In English, we often add "-ish" to the end of a word to make it less exact.

Here are some examples:

I'll be there at 5:00ish.
The shirt was a reddish color.
The woman appeared to be 50ish.

See WikiDefinition for -ish for more information.

Is there a way to translate this to Spanish without using a long phrase such as "más o menos" or "aproximadamente"?

7 Answers 7


No. There's not a single way of translating it, hence the need for different options. I'm also from Spain and these are the most common ways of expressing it. The first one of each list is the most popular way of saying it.


Example: I'll be there at 5:00ish


  • Llegaré sobre las cinco. [One of the most common ways of saying it.]

  • Llegaré a las cinco y pico. [This actually means AFTER 5.]

  • Llegaré a eso de las cinco.

  • Llegaré hacia las cinco.

  • Llegaré más o menos a las cinco.

  • Llegaré alrededor de las cinco.

  • Llegaré aproximadamente a las cinco.

  • Llegaré a las 5, minutos más minutos menos. [not used in Spain, see comments].


Example: The shirt was a reddish colour


  • La camiseta tenía un color rojizo* [Definitely the most used way of saying it.]

  • La camiseta era de un color tirando a rojo

  • La camiseta era de un color más o menos rojo

  • La camiseta era de un color parecido al rojo [It implies that actually it wasn't red.]

*Each color has a termination. As shared by Blas Soriano and grouped by termination group: Azulado, Rosado, Anaranjado; Grisáceo, Violáceo; Parduzco, Negruzco, Verduzco/Verdoso, Blancuzco/Blanquecino; Purpúreo, Cerúleo; Rojizo; Amarillento. There's also a picture.


Example: The woman appeared to be 50ish

Translations (note that some require "años" and some can have that omitted):

  • La mujer tendría cincuenta y pico.

  • La mujer tendría unos cincuenta.

  • La mujer tendría alrededor de cincuenta años.

  • La mujer tendría cuarenta y muchos. [late fourties]

  • La mujer tendría cincuenta y pocos. [early fifties]

  • La mujer estaría sobre los cincuenta.

  • La mujer tendría más o menos cincuenta años.

  • 1
    Esta debería ser una respuesta canónica! Solo agregaría alrededor de para cantidades enumerables (dinero, objetos hora) este tipo de construcción no aplicaría para colores por ejemplo: El taxi llegará alrededor de las cinco Nos quedan en cuenta alrededor de 300 pesos Ella tiene alrededor de 20 años Esa manada tiene alrededor de 20 bisontes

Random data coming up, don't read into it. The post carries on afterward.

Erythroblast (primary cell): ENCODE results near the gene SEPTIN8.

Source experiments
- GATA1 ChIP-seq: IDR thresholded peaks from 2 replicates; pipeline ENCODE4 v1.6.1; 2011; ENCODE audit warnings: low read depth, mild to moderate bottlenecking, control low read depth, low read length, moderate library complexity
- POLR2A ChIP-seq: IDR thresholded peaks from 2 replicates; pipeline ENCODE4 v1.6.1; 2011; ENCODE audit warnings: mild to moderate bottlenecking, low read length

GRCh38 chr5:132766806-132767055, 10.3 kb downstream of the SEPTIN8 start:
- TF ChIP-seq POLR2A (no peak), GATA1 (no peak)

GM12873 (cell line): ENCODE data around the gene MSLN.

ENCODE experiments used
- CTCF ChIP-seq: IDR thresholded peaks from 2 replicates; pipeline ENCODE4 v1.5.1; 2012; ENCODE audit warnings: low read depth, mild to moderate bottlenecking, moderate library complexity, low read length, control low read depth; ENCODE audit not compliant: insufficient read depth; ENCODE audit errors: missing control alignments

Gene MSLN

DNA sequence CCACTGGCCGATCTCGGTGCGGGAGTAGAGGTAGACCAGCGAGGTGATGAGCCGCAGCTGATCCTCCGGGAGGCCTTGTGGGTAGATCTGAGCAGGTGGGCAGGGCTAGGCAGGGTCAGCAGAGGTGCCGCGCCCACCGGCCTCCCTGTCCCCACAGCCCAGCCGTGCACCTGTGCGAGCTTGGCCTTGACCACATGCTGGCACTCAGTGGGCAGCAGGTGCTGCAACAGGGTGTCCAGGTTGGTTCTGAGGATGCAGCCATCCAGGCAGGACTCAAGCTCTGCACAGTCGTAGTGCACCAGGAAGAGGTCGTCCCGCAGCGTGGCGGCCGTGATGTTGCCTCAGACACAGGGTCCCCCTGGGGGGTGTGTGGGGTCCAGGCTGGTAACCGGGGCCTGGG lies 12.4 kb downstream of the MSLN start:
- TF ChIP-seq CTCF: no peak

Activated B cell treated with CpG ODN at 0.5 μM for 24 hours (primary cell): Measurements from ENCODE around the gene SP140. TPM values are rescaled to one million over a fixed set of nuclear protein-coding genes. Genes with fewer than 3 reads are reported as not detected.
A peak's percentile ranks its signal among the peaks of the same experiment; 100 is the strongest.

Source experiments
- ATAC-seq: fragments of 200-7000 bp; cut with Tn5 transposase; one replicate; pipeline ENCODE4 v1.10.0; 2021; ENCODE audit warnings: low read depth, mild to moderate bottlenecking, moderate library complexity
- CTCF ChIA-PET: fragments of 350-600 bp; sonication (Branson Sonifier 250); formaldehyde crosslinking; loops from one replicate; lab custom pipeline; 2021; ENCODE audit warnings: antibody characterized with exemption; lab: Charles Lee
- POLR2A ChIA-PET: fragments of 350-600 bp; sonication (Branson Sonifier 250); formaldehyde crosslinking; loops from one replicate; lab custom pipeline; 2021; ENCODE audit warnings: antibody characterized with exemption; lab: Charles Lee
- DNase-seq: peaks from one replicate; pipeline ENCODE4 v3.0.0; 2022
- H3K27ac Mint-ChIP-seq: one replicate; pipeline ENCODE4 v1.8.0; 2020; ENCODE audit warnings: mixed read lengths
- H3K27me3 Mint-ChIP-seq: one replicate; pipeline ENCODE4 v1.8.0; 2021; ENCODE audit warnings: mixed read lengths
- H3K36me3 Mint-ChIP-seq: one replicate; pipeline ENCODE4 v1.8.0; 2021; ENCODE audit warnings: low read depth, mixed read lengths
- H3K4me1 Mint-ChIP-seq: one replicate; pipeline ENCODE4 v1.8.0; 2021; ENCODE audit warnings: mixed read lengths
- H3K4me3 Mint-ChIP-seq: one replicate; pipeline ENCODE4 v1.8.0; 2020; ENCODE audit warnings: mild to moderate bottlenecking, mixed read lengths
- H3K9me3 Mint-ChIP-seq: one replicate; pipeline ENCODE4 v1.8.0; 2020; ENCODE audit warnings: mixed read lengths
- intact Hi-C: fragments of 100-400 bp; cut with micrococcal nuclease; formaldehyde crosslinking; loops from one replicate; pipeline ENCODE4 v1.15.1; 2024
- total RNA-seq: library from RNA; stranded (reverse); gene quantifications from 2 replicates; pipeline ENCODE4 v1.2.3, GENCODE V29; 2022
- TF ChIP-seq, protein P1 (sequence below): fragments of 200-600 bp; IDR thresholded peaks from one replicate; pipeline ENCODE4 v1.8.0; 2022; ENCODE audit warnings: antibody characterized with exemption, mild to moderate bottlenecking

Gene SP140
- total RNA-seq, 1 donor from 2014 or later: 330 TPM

– hlecuanda
    Commented Jun 2, 2017 at 3:28
  • 2
    @hlecuanda especifico que soy de España porque suponía que habría casos como este. Aquí nunca usaríamos esa expresión en los ejemplos que pones, la añado de todas formas con una nota. Commented Jun 2, 2017 at 7:42
  • 1
    Gracias, Francisco! La forma en que estructuraste la respuesta resulta bastante clara y concisa,. Por lo que agregar algunos regionalismos claramente indicados como lo has hecho, hace quer tu excelente respuesta, sea todavía mejor. Muchas gracias por incluir mis sugerencias.
    – hlecuanda
    Commented Jun 2, 2017 at 8:04
  • 1
    @JorgeUrreta ya está "cuarenta y muchos", "cincuenta y pico", y "cincuenta y pocos" que creo que ya se parecen lo bastante. "Cincuenta y tantos" sería más parecido a "mid-fifties" y no tanto a "50-ish", al menos comparado con las opciones que he propuesto. Commented Jun 2, 2017 at 11:10
  • 2
    La imagen enlazada manda a un 404
    – Brian H.
    Commented Oct 4, 2018 at 13:24

The way I've heard it said in Nicaragua is with y pico. In fact, the WordReference page for pico almost exactly matches your examples:

tiene 50 y pico de años: she's fifty odd or fifty something (colloq)

son las dos y pico: it's past or gone two

WordReference doesn't mark it as a regionalism, so I assume it's fairly universal. As far as I know this only works with numerical values though, not with things like colors.

  • 2
    So true, I totally forgot about that one, it is also quite common in Mexico and I've also heard it in Argentina. Commented May 9, 2012 at 18:03
  • Pico is used almost everywhere in latin america, but Pico is used only for numbers just like the example mentioned by jrdioko
    – user983248
    Commented May 10, 2012 at 0:37
  • Yes, in Spain is also y pico, but not with age though.
    – JoulSauron
    Commented May 10, 2012 at 18:36
  • @JoulSauron In Spain y pico is used with age too.
    – Pablo
    Commented May 10, 2012 at 20:20
  • 2
    @Pablo you are right, shame on me. The problem is that the phrase jrdioko used didn't seem well to me, the way I would say is: "tiene 50 y pico años" or "50 años y pico".
    – JoulSauron